We’re all about practice, so I’ve spent the past few (very busy) weeks playing with the ideas in my last post: that in the creative process, distractibility might be more valuable than concentrated focus.
Since I’ve sometimes tended to see my own darting mind as a bit of a shameful liability, I thought I’d just let it go where it wanted and observe the results. What if these studies are correct, and the capacity for being distracted is a bit of a gift, rather than a shortcoming?
[At this point, unsure where to go next, I stopped and checked my email. Back again!]
I’ve noticed that shifting to another activity for a brief time seems to operate as a kind of mental “refresh” button. I don’t know if the distraction makes some obscure connection or shifts thinking to another part of the brain, but here I am, working at a good clip. My writing process seems to alternate between focused concentration and distracted poking about. Sometimes the oscillation is rapid; sometimes I’ll focus for ten or fifteen minutes at a time before skittering off.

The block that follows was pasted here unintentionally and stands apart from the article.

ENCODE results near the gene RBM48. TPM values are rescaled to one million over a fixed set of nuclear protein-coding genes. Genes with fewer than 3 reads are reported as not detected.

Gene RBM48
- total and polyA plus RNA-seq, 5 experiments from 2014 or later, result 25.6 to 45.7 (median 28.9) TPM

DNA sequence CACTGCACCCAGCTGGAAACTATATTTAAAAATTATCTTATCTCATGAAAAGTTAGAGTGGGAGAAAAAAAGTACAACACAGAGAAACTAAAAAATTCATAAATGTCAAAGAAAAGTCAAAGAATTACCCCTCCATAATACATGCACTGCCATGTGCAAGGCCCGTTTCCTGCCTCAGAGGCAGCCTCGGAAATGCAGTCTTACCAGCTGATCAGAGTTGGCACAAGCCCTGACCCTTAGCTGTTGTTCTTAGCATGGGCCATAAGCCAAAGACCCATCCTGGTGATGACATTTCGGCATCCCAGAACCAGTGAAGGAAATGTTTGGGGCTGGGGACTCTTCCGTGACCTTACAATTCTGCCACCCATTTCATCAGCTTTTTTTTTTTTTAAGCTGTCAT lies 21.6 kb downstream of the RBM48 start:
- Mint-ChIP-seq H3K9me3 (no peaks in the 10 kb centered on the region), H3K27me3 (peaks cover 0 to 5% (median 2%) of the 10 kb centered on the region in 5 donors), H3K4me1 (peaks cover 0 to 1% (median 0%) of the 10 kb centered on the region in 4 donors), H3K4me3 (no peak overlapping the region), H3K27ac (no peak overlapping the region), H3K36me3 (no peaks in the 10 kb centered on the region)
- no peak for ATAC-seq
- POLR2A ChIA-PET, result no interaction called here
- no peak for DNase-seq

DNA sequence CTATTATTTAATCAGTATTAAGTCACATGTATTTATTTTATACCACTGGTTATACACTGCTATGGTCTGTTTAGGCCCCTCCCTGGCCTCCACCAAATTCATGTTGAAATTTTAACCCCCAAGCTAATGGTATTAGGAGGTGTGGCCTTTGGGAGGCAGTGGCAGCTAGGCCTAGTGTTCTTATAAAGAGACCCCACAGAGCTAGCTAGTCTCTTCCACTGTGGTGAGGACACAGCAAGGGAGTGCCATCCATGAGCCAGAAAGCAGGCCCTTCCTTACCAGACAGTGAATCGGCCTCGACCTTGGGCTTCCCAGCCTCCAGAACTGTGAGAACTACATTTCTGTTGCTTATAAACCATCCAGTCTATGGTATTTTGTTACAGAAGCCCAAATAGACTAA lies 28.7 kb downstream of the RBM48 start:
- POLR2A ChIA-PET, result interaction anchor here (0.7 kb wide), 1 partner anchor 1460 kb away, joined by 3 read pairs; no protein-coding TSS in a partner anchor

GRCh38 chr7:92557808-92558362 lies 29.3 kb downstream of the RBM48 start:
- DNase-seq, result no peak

[Listening to the birds outside. Noticing a bill I have to pay tomorrow. Going off to check an email that just came in. Be right back.]
All right, I’ll stop trying to be James Joyce here. But after my experiments of the last couple of weeks, it’s clear to me that the distractibility that my teachers found frustrating is a good friend to my own creative process.
New solutions come from new connections, and too much concentration at the wrong time can block our view of those unexpected relationships between seemingly random ideas. What if Newton had been too busy with calculation to notice that mythic apple’s fall? Or if Archimedes (the Greek, not the owl this time) had been too busy working on the problem of the king’s crown to bother taking a bath?
My advice: forget trying to be a good little pupil. Rush over to the window of your mind and see what’s going on in the schoolyard. Let’s show some gratitude for the ideas that float around us, unnoticed. And notice a few of them.